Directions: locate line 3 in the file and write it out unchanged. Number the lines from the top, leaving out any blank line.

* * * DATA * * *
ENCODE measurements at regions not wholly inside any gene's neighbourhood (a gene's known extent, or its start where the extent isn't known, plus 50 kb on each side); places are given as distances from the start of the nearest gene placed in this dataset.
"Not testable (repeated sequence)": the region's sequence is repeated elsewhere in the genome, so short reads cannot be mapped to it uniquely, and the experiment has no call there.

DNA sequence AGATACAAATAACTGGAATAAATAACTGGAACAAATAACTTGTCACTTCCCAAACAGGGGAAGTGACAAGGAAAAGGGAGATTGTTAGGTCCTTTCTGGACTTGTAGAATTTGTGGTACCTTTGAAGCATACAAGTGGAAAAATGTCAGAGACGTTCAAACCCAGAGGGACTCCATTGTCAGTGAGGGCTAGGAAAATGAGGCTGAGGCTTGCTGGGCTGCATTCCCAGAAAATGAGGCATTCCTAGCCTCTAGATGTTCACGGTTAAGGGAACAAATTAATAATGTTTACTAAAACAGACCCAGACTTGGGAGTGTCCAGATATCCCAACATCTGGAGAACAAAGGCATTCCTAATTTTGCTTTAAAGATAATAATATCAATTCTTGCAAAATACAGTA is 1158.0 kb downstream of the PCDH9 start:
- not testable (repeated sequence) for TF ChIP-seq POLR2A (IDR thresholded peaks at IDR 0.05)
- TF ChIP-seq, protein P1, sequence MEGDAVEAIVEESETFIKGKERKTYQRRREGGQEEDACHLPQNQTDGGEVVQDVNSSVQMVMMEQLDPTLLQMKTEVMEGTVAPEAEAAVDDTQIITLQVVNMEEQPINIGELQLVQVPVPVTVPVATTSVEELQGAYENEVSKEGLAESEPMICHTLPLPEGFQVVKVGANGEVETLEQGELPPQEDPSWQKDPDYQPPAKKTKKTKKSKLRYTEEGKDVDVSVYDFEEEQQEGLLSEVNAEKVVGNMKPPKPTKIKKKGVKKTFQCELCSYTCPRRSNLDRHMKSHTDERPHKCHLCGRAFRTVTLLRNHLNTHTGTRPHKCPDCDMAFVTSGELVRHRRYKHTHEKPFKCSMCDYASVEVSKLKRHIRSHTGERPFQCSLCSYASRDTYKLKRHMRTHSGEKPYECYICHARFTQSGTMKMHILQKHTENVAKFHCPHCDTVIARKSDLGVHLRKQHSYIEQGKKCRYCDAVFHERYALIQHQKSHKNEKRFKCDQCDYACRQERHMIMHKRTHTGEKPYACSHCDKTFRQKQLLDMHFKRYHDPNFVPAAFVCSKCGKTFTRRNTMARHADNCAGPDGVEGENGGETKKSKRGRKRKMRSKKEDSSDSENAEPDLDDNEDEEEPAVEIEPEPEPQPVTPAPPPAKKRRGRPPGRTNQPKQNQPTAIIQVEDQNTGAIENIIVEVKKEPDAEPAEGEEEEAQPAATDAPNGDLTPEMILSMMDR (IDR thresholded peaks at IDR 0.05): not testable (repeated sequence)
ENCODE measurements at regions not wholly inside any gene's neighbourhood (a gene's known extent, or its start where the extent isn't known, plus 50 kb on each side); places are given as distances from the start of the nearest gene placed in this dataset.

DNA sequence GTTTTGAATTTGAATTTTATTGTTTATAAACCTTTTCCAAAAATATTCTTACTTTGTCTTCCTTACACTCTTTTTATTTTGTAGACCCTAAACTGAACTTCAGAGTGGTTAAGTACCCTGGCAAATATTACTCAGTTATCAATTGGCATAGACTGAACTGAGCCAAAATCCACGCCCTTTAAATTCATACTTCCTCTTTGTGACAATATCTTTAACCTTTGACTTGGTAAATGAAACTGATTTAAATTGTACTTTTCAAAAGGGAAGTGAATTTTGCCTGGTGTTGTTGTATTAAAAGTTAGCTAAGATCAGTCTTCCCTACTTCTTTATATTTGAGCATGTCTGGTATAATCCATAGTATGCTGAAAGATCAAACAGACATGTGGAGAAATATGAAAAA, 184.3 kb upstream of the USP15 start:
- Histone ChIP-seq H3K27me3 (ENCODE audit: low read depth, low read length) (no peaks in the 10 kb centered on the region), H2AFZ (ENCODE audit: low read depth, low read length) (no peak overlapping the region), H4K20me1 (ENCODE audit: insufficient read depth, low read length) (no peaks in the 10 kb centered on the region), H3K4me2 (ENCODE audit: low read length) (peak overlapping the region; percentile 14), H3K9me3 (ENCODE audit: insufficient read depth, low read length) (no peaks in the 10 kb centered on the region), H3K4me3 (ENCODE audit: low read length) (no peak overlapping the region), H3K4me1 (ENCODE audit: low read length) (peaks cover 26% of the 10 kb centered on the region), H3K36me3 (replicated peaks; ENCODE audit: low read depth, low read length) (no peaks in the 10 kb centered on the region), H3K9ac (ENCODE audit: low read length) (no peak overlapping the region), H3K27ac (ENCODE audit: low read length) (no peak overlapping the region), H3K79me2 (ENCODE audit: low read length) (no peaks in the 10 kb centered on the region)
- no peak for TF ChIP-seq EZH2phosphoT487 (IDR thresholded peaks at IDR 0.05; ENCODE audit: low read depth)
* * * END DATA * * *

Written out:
DNA sequence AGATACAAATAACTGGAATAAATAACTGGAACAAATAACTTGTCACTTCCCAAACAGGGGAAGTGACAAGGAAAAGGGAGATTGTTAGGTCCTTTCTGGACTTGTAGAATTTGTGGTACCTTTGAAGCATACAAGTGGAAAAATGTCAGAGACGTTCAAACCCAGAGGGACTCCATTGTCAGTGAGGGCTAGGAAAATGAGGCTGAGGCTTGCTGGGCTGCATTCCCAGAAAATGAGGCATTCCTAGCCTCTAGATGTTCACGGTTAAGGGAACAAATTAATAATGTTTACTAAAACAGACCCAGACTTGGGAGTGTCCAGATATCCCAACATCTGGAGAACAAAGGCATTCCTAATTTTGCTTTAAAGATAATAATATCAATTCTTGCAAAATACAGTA is 1158.0 kb downstream of the PCDH9 start: